Mentors and sponsors – the search for the magical silver bullet of attaining a great career or coveted “in” seems a cheerleading squad away.

Seems simple; so why all the questions?

The meaning of words

“Mentoring,” “coaching,” and “sponsorship” are common terms; we need to be clear about what we are seeking and why.

Let’s spend a moment reviewing mentoring vs. coaching.

A direct manager, even with genuine concern for supporting a worker to a promotion or new assignment, is first and foremost occupied with – and accountable for - getting the current job or assignment done to the best of the employee’s and team’s abilities.

This can create uncertainty of where the mentoring relationship fits/does not fit in the workplace; it can feel in direct opposition to the manager’s immediate performance needs.

Mentoring puts the work and the success back on the mentoree. The mentoree owns their actions and decisions at all times. They choose – or don’t – to take the advice or challenges given by their mentor. They are answerable to no one but themselves on their progress. The mentoree sets the direction and the mentor guides.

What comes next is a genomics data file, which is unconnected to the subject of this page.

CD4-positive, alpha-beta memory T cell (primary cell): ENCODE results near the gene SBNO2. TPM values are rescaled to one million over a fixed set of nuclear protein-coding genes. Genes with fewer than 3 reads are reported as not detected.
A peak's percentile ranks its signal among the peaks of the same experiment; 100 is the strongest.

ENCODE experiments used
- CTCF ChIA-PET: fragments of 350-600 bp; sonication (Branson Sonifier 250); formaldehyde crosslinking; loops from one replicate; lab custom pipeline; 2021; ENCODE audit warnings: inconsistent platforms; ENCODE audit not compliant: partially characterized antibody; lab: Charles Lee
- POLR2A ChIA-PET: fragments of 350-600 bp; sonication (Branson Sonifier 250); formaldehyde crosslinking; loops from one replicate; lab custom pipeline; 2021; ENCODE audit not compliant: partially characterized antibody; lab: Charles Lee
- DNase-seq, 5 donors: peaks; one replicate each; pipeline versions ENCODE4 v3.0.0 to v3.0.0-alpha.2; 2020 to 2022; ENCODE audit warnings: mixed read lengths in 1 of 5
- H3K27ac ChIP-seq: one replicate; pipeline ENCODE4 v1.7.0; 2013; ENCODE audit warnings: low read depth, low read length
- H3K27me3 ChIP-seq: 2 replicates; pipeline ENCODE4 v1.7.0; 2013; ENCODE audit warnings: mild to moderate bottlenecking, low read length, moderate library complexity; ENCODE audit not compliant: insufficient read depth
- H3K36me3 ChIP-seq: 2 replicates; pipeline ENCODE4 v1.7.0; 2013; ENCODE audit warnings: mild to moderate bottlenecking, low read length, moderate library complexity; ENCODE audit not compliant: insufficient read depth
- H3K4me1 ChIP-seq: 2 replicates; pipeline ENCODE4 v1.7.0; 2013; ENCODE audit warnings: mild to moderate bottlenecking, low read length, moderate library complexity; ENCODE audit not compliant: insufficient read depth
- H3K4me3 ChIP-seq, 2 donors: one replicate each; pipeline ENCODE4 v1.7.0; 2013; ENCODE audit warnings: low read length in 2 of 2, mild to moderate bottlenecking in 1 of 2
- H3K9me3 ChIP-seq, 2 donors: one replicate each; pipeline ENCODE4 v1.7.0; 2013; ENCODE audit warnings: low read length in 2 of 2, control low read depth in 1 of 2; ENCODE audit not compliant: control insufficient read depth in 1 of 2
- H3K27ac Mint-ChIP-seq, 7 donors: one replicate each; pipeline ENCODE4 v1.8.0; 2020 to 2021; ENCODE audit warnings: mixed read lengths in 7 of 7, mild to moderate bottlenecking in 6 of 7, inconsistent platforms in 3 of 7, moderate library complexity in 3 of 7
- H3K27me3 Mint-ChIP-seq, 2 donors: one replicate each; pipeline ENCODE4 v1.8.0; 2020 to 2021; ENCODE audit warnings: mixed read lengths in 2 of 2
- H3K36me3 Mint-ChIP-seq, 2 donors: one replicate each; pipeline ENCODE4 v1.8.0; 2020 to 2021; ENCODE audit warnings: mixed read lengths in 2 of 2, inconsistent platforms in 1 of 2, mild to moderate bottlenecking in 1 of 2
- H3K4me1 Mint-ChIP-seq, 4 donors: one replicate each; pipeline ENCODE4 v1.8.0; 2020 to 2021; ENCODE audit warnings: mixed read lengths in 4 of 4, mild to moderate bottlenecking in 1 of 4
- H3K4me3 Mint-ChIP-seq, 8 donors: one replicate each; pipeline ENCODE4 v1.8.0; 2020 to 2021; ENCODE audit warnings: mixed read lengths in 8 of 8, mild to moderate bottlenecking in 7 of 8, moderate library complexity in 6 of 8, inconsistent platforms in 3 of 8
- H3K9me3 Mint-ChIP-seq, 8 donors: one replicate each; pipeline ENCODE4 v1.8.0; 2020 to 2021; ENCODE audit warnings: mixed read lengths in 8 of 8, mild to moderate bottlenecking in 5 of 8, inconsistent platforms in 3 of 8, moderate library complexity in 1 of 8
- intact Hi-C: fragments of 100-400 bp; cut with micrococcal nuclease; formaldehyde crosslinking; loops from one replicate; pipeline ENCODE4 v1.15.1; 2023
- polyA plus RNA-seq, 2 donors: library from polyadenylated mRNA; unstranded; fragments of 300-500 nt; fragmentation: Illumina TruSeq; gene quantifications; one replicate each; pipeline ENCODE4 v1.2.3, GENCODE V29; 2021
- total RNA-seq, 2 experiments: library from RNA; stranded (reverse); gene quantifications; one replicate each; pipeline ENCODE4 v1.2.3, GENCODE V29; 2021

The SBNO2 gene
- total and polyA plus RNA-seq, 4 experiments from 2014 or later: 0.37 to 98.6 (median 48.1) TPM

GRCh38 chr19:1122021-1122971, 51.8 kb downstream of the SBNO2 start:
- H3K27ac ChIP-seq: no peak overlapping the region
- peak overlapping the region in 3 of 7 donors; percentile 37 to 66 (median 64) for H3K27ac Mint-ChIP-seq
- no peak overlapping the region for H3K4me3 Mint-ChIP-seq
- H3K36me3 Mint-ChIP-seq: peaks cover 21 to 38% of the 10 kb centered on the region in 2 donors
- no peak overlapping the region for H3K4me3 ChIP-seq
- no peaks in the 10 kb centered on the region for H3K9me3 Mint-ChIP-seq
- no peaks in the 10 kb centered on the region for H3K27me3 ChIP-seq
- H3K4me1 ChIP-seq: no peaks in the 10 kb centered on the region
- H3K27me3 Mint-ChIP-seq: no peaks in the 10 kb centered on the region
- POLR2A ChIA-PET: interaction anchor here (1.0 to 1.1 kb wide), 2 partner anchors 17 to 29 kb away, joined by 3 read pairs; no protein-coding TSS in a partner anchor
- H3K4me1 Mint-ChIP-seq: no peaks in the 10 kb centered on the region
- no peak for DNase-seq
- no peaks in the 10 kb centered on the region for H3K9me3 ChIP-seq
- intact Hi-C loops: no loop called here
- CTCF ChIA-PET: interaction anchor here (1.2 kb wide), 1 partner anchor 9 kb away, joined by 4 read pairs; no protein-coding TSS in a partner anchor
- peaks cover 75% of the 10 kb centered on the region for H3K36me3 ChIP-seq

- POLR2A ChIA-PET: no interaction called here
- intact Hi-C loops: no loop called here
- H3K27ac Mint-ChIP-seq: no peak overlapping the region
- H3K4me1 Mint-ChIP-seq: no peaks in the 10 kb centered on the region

Both a manager and mentor will create dialogue, encourage you and nudge you. However, while both your manager at work and your mentor "coach" you - there are some differences in the approach.

Manager - coaching
Mentor - coaching
Direct or indirect reporting line
No direct or indirect reporting line
Clarify your existing job & accountabilities for you
Explore broad career options
Create objectives for your current assignments
Encourage self-reflection and goals
Teach to have good performance on their team and for their projects